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More support needed for pregnant women who use alcohol, drugs: ACU report

By Megan Gorrey / Canberra Times, Canberra

Women who use alcohol and drugs while pregnant have been let down by a lack of treatment options and long-term support services, a report has found.

Researchers from the Australian Catholic University’s Institute of Child Protection Studies looked at the impact of identifying alcohol and drug use among pregnant women, their partners and families.

They pointed to evidence that maternal substance use was linked to negative outcomes for unborn babies including foetal respiratory distress, pre-term delivery, low birth weight and higher infant mortality.

The report said while few longer-term impacts had been discovered, substance abuse among parents was often associated with high rates of child maltreatment and involvement with the child protective services.

Researchers looked at whether an increasing focus on the rights of a foetus impacted on the treatment and care provided to expectant mothers who took alcohol and drugs.

They found, in a report released on Wednesday, that screening for substance use to identify any negative health affects on the foetus was unlikely to improve health outcomes for pregnant women who used alcohol and drugs.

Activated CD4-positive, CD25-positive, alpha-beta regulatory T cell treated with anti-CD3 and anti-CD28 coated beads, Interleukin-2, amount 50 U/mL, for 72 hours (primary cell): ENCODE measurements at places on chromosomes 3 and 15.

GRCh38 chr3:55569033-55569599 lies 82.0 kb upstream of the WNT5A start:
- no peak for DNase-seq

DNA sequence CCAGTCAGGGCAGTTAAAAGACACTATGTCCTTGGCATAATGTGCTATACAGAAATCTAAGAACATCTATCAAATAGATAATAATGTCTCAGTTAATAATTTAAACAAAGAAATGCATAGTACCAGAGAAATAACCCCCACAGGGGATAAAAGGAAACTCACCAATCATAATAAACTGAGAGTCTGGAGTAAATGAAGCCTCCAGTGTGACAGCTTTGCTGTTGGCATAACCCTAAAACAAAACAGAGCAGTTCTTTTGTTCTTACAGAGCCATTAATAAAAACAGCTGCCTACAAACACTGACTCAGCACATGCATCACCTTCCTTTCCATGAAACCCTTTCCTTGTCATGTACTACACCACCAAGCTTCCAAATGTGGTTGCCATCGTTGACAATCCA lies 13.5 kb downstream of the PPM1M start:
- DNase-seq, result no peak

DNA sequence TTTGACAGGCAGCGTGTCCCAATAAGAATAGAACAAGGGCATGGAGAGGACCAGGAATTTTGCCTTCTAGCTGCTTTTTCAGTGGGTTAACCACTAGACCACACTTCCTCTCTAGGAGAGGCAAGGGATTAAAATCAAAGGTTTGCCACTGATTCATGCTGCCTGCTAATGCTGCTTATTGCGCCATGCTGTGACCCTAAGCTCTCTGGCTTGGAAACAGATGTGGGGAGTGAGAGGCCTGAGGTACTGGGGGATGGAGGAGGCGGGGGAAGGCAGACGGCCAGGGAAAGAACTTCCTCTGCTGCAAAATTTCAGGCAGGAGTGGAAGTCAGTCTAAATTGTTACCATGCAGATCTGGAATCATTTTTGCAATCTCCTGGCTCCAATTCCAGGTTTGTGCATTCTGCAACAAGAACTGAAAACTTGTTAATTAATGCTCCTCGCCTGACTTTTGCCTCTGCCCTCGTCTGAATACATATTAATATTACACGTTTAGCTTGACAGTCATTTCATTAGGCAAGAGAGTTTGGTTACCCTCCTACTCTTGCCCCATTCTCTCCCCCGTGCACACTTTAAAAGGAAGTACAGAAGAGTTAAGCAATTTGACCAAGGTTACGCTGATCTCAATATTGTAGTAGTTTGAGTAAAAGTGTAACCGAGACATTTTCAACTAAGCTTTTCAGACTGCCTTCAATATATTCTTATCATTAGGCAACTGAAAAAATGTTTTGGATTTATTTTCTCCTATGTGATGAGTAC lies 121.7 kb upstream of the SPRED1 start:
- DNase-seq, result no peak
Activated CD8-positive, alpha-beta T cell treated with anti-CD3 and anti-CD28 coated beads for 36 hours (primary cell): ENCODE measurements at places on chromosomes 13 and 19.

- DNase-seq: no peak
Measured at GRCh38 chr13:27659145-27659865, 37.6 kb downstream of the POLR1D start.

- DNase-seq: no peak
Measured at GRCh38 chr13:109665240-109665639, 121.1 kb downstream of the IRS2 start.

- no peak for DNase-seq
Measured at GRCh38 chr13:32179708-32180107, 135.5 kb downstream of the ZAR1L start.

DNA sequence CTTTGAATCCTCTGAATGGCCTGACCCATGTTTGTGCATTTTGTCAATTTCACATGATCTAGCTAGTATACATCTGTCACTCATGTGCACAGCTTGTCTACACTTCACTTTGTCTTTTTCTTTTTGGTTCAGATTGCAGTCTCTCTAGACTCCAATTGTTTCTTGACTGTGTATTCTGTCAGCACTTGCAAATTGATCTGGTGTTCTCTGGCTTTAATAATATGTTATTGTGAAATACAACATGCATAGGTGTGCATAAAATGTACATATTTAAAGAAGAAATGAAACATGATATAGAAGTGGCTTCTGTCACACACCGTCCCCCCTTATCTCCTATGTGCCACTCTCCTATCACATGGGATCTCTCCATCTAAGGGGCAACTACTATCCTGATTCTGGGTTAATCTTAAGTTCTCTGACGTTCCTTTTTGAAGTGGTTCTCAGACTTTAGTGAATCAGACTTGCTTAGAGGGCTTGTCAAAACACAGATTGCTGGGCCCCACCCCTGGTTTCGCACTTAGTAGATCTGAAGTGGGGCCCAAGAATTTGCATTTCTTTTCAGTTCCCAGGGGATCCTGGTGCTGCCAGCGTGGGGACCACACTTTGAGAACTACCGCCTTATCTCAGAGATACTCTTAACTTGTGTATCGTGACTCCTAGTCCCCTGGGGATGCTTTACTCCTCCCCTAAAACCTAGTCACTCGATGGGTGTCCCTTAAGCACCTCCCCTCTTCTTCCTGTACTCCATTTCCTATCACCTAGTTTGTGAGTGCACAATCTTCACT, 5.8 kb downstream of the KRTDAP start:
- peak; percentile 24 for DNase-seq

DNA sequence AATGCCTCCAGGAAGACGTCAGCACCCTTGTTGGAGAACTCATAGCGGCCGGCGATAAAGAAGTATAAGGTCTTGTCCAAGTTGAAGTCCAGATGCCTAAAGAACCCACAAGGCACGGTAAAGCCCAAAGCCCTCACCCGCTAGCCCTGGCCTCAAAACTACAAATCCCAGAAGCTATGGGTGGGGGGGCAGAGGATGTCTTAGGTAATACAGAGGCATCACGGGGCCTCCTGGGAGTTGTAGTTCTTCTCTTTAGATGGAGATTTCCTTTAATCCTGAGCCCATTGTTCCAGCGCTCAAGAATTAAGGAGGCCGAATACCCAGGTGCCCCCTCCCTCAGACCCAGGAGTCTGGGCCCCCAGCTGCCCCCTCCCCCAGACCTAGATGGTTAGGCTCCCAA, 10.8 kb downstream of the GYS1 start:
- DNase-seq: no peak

Mothers involved in the child protection system were more likely to have mental health problems, more children and greater economic woes, researchers said.

They were also likely to be younger, with a history of homelessness, sex work or jail time and fewer social supports.

“The greater the number of adversities, the less likely they are to be caring for their children,” the report said.

It said Australian Institute of Health and Welfare figures shows five ACT children were admitted to out of home care within seven days of their birth and eight were admitted within eight days in 2012-13.

Lead researcher Associate Professor Stephanie Taplin said the research showed pregnant women who used drugs and alcohol faced significant barriers to accessing care and support.

“Pregnancy is often the best time to address maternal alcohol and drug use,” she said.

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